There are two words that no biotech likes to hear: clinical hold.
Unfortunately, Vertex Pharmaceuticals (NASDAQ: VRTX) and CRISPR Therapeutics (NASDAQ: CRSP) were on the receiving end of those words last week. The U.S. Food and Drug Administration (FDA) placed a clinical hold on the Investigational New Drug Application (IND) for experimental gene-editing therapy CTX001 in treating sickle cell disease.
Vertex and CRISPR Therapeutics stocks fell on the news of the FDA’s action. However, I think the delay presents a great opportunity for long-term investors to scoop up shares of both biotech stocks on the cheap.
What’s the problem?
All we know so far is that the FDA has some questions related to the IND for CTX001 in treating sickle cell disease. CRISPR Therapeutics and Vertex submitted the IND for CTX001 in April with the hopes of soon beginning a phase 1/2 clinical study in the U.S.
The FDA can place a proposed phase 1 study on clinical hold for any of five reasons:
- Human patients in the study could be “exposed to an unreasonable and significant risk of illness or injury.”
- The proposed clinical investigators included in the IND aren’t qualified to conduct the study.
- The investigator brochure included in the IND “is misleading, erroneous, or materially incomplete.”
- The IND doesn’t contain enough information for the FDA to evaluate the risks for patients in the proposed study.
- The IND is for a drug that targets treatment of a life-threatening indication that affects both men and women, and either men or women with reproductive potential who have the indication are excluded from eligibility for the study because of a potential risk of reproductive or developmental toxicity.
Although we don’t know for sure, I suspect that the No. 4 reason is the most likely factor behind the FDA’s clinical hold. CRISPR Therapeutics and Vertex stated that the clinical hold was placed “pending the resolution of certain questions that will be provided by the FDA as part of its review of the IND.”
It’s not surprising to me at all that the FDA could have more questions. The proposed phase 1/2 study of CTX001 would probably be the first clinical trial in humans for a gene-editing therapy using CRISPR-Cas9, which uses a bacterial enzyme to cut targeted sections of DNA.
Only a speed bump
I believe that it’s most appropriate to view the FDA clinical hold as a speed bump rather than a roadblock. CRISPR Therapeutics and Vertex appear to share this belief. The announcement from the two biotechs stated that they “expect to obtain additional information on the FDA’s questions in the near future and plan to work rapidly with the FDA toward a resolution.”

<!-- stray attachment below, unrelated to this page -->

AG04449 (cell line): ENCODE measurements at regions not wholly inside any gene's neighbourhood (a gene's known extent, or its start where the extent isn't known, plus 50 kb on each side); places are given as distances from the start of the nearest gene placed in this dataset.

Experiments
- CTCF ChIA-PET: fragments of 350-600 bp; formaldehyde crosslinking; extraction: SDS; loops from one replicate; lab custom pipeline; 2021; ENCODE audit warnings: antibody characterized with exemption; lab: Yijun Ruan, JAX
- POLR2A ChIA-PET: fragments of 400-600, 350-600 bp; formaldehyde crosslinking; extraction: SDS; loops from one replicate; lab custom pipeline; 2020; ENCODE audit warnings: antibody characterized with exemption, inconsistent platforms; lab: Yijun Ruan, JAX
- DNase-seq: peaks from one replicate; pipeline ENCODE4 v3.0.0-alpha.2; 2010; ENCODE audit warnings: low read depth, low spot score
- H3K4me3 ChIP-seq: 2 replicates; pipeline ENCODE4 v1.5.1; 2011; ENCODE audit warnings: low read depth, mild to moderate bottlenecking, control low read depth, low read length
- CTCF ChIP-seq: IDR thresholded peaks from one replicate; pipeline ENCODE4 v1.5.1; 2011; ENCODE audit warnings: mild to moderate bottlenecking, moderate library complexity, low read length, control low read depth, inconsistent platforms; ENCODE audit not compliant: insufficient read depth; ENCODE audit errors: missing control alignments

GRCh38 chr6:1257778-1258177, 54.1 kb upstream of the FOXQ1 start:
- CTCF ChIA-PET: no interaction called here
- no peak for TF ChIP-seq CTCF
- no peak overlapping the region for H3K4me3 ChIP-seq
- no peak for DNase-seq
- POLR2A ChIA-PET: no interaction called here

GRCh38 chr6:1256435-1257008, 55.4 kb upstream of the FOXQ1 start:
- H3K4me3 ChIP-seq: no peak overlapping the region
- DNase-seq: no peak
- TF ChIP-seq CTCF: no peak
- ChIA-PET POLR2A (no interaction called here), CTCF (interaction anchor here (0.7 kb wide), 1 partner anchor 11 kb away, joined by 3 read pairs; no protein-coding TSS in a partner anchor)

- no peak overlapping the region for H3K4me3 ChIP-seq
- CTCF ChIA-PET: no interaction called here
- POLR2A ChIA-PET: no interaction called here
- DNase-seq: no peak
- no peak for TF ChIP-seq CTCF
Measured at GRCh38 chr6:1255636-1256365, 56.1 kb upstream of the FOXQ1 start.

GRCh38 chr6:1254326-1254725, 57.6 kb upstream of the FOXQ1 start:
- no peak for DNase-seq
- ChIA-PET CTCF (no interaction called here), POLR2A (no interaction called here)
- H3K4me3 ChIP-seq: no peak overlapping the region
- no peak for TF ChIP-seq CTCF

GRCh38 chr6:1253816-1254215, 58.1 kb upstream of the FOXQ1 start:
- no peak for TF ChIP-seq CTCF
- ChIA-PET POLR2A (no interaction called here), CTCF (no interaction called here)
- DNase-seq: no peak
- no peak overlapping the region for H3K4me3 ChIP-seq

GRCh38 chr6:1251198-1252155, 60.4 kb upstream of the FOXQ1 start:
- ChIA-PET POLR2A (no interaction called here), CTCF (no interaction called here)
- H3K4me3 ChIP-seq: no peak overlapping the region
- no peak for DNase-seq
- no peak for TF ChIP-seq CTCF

However, I also realize that there are some who question whether CRISPR-Cas9 will ever live up to its potential. These skeptics were quick to jump on the news reported in May 2017 that using CRISPR-Cas9 could cause unexpected mutations in genes. Some also celebrated the findings from earlier this year suggesting that many people could have immune responses to Cas9, which could interfere with the use of CRISPR-Cas9 in humans.
But the study reporting unexpected mutations resulting from the use of CRISPR-Cas9 turned out to be off base. The researchers ultimately retracted their initial paper and stated that “CRISPR-Cas9 editing can precisely edit the genome at the organismal level and may not introduce numerous, unintended, off-target mutations.”
The issue related to the possibility of human immune responses to Cas9 is a real one. However, one of the lead authors of that paper — one of CRISPR Therapeutics’ scientific founders — acknowledged that there would be ways to work around any potential problems.
With a technology like CRISPR-Cas9, I think that the FDA is taking the right approach by being cautious and as thorough as possible before allowing human clinical testing. But I don’t doubt for a second that CRISPR Therapeutics and Vertex will be able to move forward with the phase 1/2 study of CTX001 once the FDA’s questions are answered. I also fully expect others researching CRISPR-based gene-editing therapies will advance to clinical studies in the not-too-distant future.
In my view, investors should think big when it comes to CRISPR Therapeutics and Vertex. It’s still really early for CRISPR Therapeutics, but there’s a huge potential for use of gene editing in treating sickle cell disease and beta-thalassemia, both of which are caused by mutations in the same gene.
As for Vertex, the promise of gene editing is only a small component of the investing thesis for the biotech. Vertex already enjoys a virtual monopoly in treating cystic fibrosis (CF) with its three approved drugs Kalydeco, Orkambi, and Symdeko. The company has a big head start over rivals in developing triple-drug combos for treating CF that could help even more patients.
The clinical hold is a more significant issue for CRISPR Therapeutics than it is for Vertex. However, I don’t think either of these two biotech stocks will be held back for too long.
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